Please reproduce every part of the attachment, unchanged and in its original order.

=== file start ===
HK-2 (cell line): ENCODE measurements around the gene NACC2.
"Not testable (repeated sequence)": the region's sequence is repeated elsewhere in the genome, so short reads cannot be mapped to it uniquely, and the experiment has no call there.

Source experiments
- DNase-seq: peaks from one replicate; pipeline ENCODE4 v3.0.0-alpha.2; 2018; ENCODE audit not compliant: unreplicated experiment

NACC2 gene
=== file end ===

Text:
HK-2 (cell line): ENCODE measurements around the gene NACC2.
"Not testable (repeated sequence)": the region's sequence is repeated elsewhere in the genome, so short reads cannot be mapped to it uniquely, and the experiment has no call there.

Source experiments
- DNase-seq: peaks from one replicate; pipeline ENCODE4 v3.0.0-alpha.2; 2018; ENCODE audit not compliant: unreplicated experiment

NACC2 gene